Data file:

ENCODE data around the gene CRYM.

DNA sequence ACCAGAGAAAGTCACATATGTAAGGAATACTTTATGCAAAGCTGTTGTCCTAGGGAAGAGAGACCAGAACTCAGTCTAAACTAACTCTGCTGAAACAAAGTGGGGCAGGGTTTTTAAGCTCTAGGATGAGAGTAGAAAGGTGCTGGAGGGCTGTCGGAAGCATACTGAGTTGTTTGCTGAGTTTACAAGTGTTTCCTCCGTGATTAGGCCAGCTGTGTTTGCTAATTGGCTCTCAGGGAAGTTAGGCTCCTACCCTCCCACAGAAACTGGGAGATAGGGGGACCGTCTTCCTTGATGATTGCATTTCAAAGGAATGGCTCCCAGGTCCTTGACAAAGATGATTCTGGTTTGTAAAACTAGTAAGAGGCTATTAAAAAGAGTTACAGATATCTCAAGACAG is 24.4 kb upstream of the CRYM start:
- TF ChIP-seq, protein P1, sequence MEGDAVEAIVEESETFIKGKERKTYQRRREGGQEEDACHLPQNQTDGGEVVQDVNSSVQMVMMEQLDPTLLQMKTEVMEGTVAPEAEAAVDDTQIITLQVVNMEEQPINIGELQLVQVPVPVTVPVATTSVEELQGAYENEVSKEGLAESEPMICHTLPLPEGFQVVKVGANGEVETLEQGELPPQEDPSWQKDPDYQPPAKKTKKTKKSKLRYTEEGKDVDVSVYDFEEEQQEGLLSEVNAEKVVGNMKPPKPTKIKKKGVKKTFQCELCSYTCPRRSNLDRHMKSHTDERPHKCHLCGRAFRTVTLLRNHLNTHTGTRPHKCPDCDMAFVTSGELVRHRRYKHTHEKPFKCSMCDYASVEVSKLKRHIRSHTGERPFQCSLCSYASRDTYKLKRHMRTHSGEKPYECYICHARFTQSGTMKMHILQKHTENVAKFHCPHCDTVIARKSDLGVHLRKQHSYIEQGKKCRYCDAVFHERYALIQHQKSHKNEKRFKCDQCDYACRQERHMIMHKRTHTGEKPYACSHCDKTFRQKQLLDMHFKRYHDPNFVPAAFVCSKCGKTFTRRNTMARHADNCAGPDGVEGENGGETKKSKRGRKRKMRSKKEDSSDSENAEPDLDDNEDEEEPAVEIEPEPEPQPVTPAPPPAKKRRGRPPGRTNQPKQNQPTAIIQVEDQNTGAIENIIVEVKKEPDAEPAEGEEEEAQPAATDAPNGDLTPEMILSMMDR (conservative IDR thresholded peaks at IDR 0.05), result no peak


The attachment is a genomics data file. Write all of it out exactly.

ENCODE data around the gene CRYM.

DNA sequence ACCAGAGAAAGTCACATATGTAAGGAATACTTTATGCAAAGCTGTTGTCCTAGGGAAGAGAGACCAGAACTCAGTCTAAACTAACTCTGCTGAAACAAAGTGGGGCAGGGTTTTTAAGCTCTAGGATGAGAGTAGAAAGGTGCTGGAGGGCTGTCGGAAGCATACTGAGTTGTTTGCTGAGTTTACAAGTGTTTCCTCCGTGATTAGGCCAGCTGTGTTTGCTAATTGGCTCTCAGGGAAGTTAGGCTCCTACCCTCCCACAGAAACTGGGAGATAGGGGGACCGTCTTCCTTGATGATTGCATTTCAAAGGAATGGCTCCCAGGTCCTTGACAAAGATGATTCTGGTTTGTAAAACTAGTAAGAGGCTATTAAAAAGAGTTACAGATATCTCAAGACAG is 24.4 kb upstream of the CRYM start:
- TF ChIP-seq, protein P1, sequence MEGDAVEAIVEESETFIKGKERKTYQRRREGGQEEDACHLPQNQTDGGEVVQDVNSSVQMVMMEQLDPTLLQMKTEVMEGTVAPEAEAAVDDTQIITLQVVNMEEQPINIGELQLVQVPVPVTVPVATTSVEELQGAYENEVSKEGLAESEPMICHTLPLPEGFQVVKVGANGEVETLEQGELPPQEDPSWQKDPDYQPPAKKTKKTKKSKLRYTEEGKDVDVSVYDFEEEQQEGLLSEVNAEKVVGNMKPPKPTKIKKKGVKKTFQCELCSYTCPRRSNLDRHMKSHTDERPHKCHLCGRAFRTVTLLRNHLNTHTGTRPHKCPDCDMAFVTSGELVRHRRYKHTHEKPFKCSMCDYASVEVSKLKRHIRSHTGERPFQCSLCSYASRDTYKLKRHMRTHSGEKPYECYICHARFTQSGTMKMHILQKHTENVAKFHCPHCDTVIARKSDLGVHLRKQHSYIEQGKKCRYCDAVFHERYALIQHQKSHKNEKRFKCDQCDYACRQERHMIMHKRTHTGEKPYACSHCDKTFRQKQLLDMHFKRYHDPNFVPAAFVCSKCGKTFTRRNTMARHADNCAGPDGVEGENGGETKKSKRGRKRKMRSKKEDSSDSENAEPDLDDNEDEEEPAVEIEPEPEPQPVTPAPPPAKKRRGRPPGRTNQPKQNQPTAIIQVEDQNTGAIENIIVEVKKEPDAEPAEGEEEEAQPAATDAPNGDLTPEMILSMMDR (conservative IDR thresholded peaks at IDR 0.05), result no peak